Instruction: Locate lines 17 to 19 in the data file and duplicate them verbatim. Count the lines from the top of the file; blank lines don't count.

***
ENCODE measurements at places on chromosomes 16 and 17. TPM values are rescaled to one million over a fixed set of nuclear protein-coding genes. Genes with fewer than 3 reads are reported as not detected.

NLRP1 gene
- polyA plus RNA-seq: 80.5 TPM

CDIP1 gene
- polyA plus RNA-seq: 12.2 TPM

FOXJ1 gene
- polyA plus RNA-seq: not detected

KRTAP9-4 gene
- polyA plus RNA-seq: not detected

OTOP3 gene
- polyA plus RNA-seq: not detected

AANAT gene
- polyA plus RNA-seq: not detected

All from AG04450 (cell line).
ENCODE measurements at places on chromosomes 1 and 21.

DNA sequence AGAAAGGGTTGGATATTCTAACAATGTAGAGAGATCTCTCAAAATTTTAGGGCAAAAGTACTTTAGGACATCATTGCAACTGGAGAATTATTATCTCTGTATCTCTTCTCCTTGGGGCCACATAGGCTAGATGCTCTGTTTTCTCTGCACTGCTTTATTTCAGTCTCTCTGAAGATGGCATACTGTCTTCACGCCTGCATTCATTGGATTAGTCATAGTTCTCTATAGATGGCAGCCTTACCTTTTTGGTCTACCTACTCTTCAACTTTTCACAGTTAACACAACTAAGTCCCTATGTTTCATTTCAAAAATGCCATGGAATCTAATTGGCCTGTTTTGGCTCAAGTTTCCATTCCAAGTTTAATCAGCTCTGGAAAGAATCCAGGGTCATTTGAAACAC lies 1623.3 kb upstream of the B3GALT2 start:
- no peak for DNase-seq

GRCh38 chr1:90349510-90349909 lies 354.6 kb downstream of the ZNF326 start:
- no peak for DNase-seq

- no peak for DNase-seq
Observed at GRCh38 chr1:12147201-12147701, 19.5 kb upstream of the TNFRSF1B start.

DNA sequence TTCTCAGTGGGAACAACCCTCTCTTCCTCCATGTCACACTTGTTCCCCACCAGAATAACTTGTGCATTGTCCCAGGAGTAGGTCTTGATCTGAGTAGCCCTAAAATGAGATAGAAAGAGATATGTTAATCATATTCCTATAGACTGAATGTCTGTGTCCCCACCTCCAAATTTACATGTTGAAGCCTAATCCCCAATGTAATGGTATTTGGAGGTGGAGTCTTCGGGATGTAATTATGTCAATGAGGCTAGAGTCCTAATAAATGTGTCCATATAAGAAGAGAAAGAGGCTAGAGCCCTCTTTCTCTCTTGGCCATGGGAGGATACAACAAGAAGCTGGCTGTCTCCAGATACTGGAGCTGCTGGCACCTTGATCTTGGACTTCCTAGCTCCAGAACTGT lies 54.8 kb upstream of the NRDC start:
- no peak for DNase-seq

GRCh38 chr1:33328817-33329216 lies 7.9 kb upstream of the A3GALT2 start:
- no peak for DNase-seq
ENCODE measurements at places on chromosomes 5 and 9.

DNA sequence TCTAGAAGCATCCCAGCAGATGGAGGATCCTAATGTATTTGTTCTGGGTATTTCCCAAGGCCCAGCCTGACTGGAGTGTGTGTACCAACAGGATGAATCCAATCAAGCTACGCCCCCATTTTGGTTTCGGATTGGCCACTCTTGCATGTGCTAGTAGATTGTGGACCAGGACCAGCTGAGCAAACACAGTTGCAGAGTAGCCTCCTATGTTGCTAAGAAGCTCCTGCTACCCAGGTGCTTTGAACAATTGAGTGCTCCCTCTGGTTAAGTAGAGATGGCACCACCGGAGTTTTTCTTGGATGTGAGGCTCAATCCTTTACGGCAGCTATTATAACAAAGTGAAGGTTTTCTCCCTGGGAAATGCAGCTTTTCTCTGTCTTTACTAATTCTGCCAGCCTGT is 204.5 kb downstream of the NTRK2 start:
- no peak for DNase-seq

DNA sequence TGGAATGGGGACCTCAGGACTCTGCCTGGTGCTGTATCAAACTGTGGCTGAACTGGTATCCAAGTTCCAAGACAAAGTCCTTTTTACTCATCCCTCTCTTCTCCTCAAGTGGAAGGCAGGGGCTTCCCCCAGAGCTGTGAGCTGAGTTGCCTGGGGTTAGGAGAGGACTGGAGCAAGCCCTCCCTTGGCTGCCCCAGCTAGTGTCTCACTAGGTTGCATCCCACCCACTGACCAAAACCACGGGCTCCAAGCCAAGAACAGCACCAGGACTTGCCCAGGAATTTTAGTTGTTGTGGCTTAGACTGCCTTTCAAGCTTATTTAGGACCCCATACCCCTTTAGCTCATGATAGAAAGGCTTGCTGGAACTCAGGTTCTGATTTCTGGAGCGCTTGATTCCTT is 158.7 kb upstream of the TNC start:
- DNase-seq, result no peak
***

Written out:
- no peak for DNase-seq

GRCh38 chr1:90349510-90349909 lies 354.6 kb downstream of the ZNF326 start:
- no peak for DNase-seq